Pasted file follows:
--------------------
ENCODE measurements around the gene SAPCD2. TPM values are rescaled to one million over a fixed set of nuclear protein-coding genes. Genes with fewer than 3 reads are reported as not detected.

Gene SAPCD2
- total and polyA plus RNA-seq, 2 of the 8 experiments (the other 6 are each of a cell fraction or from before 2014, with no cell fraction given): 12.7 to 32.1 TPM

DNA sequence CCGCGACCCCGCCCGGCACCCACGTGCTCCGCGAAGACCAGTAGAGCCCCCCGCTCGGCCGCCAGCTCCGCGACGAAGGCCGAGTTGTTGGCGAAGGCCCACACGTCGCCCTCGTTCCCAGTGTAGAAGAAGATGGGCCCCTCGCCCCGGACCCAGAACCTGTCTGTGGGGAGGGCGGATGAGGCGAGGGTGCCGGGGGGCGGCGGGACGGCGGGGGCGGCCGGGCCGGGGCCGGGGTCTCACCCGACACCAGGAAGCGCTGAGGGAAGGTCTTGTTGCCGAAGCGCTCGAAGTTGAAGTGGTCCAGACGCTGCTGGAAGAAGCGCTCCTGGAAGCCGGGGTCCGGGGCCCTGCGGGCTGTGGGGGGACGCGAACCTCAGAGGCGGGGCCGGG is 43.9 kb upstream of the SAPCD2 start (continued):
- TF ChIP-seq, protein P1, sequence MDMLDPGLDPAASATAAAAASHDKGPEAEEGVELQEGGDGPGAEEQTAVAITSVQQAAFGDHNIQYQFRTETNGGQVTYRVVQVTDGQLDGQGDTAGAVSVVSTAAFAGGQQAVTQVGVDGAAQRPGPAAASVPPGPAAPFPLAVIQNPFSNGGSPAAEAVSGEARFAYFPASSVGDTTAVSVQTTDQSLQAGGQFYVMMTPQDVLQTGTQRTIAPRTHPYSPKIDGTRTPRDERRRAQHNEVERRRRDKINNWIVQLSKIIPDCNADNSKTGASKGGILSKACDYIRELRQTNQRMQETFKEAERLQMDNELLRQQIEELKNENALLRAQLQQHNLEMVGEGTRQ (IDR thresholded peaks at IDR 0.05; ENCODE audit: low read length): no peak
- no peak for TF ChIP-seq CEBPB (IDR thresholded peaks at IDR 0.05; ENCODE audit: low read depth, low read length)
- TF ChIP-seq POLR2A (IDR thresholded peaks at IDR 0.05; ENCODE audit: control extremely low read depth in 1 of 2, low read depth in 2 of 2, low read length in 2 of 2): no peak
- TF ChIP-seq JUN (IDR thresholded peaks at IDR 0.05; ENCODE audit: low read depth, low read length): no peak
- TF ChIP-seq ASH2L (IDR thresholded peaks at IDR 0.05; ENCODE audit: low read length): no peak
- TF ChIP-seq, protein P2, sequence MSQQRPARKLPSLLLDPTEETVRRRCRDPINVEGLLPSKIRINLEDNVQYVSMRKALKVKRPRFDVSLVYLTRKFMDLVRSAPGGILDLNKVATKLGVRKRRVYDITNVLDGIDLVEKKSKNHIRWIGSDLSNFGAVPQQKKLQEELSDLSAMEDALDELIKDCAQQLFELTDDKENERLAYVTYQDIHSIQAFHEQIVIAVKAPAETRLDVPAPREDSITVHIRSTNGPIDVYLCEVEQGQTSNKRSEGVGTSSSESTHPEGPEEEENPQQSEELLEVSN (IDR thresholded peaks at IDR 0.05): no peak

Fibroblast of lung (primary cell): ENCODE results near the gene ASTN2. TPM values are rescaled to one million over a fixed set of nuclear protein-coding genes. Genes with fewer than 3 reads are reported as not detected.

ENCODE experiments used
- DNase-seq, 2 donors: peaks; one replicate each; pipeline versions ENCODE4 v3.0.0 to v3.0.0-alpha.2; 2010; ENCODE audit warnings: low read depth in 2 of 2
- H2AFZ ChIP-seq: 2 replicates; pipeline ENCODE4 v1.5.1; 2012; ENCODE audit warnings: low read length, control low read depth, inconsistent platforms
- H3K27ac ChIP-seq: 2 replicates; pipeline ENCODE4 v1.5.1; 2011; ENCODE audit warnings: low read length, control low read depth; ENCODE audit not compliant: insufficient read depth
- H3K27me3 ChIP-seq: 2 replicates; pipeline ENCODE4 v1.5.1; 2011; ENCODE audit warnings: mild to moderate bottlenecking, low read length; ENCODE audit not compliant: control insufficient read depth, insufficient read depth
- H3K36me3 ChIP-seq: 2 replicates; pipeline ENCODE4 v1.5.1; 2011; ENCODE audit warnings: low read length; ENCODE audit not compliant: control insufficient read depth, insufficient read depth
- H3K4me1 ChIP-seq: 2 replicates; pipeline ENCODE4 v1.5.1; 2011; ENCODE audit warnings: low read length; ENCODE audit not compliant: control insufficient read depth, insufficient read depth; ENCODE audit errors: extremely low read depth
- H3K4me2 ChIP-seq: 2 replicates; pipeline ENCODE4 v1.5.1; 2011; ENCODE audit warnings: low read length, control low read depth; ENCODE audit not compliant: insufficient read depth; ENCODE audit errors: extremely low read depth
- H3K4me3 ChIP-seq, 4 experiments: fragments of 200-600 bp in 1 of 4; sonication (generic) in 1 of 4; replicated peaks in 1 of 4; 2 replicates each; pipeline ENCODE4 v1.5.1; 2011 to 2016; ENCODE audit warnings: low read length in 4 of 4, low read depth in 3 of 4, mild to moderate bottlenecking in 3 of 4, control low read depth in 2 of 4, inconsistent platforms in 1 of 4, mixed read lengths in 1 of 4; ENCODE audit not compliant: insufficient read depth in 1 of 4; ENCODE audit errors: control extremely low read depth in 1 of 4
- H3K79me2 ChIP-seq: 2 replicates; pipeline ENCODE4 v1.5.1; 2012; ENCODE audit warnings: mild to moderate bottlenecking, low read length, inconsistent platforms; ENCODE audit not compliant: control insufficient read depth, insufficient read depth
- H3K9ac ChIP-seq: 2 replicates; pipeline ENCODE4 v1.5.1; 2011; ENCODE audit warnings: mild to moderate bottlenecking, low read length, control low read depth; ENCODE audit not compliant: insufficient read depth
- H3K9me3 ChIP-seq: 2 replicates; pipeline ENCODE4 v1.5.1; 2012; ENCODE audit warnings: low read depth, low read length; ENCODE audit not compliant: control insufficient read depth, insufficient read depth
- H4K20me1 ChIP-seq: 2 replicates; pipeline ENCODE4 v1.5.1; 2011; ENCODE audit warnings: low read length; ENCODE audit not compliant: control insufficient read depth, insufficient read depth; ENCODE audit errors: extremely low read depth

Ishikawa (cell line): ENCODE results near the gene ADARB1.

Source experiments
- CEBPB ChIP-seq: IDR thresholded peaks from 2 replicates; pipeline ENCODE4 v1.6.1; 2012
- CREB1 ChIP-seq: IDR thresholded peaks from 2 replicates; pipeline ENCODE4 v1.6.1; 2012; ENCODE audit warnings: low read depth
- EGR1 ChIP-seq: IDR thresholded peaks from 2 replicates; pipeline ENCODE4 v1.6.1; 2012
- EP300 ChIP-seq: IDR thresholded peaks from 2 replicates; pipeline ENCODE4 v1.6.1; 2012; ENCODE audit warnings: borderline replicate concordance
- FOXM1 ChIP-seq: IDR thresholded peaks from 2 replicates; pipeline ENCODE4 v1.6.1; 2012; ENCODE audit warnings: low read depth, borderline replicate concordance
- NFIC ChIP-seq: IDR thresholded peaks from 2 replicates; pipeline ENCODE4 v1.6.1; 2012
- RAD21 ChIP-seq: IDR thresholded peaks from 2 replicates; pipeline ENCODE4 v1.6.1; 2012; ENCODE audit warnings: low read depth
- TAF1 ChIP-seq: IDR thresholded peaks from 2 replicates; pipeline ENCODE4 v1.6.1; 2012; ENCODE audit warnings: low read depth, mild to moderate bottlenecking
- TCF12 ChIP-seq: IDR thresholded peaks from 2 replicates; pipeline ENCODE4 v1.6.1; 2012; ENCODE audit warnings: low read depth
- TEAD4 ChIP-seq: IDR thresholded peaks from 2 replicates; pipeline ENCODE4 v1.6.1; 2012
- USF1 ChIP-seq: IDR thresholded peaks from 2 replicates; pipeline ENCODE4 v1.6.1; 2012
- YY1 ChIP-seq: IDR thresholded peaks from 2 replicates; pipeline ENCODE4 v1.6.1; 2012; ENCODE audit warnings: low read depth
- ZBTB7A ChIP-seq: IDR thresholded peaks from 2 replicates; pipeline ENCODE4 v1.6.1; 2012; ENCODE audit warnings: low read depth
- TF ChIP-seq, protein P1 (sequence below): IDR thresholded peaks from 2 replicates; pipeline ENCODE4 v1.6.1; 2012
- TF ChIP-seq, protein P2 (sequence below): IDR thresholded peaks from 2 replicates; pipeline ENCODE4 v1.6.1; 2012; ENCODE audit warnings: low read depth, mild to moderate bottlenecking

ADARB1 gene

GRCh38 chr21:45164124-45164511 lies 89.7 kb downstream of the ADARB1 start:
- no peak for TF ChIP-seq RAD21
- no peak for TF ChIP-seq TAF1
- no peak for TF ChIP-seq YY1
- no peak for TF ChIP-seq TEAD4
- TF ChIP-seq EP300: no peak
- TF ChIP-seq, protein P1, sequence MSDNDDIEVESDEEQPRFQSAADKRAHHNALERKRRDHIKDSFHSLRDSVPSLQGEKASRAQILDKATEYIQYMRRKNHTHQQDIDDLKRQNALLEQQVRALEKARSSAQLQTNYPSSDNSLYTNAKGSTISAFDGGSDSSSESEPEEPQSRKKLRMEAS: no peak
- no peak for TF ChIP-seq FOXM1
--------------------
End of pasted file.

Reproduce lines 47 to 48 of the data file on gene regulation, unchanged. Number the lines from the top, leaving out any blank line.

- no peak for TF ChIP-seq TEAD4
- TF ChIP-seq EP300: no peak